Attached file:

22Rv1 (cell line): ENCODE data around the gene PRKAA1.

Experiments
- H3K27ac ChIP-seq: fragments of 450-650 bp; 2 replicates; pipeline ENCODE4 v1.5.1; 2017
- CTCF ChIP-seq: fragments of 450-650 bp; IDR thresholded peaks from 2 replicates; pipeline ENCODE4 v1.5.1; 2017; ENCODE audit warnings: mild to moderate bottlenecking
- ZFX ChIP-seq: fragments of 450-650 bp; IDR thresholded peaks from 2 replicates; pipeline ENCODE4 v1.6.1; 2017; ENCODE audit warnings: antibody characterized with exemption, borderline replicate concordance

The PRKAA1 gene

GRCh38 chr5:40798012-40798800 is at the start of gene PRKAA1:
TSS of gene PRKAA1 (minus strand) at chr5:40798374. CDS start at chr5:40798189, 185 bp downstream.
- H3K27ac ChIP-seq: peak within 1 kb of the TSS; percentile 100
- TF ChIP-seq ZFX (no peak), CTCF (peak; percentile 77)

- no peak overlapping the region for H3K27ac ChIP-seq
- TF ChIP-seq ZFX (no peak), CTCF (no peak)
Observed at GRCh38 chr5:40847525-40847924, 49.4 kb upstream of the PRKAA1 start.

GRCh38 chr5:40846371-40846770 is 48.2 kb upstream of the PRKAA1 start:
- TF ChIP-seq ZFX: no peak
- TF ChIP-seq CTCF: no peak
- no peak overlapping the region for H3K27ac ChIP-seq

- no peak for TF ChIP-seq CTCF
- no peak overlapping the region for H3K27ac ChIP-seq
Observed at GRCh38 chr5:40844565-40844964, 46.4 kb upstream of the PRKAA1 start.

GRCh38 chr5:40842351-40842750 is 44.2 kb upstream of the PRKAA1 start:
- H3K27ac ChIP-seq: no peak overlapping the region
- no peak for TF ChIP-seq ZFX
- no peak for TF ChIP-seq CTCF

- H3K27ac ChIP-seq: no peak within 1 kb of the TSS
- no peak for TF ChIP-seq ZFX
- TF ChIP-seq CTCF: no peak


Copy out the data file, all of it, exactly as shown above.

22Rv1 (cell line): ENCODE data around the gene PRKAA1.

Experiments
- H3K27ac ChIP-seq: fragments of 450-650 bp; 2 replicates; pipeline ENCODE4 v1.5.1; 2017
- CTCF ChIP-seq: fragments of 450-650 bp; IDR thresholded peaks from 2 replicates; pipeline ENCODE4 v1.5.1; 2017; ENCODE audit warnings: mild to moderate bottlenecking
- ZFX ChIP-seq: fragments of 450-650 bp; IDR thresholded peaks from 2 replicates; pipeline ENCODE4 v1.6.1; 2017; ENCODE audit warnings: antibody characterized with exemption, borderline replicate concordance

The PRKAA1 gene

GRCh38 chr5:40798012-40798800 is at the start of gene PRKAA1:
TSS of gene PRKAA1 (minus strand) at chr5:40798374. CDS start at chr5:40798189, 185 bp downstream.
- H3K27ac ChIP-seq: peak within 1 kb of the TSS; percentile 100
- TF ChIP-seq ZFX (no peak), CTCF (peak; percentile 77)

- no peak overlapping the region for H3K27ac ChIP-seq
- TF ChIP-seq ZFX (no peak), CTCF (no peak)
Observed at GRCh38 chr5:40847525-40847924, 49.4 kb upstream of the PRKAA1 start.

GRCh38 chr5:40846371-40846770 is 48.2 kb upstream of the PRKAA1 start:
- TF ChIP-seq ZFX: no peak
- TF ChIP-seq CTCF: no peak
- no peak overlapping the region for H3K27ac ChIP-seq

- no peak for TF ChIP-seq CTCF
- no peak overlapping the region for H3K27ac ChIP-seq
Observed at GRCh38 chr5:40844565-40844964, 46.4 kb upstream of the PRKAA1 start.

GRCh38 chr5:40842351-40842750 is 44.2 kb upstream of the PRKAA1 start:
- H3K27ac ChIP-seq: no peak overlapping the region
- no peak for TF ChIP-seq ZFX
- no peak for TF ChIP-seq CTCF

- H3K27ac ChIP-seq: no peak within 1 kb of the TSS
- no peak for TF ChIP-seq ZFX
- TF ChIP-seq CTCF: no peak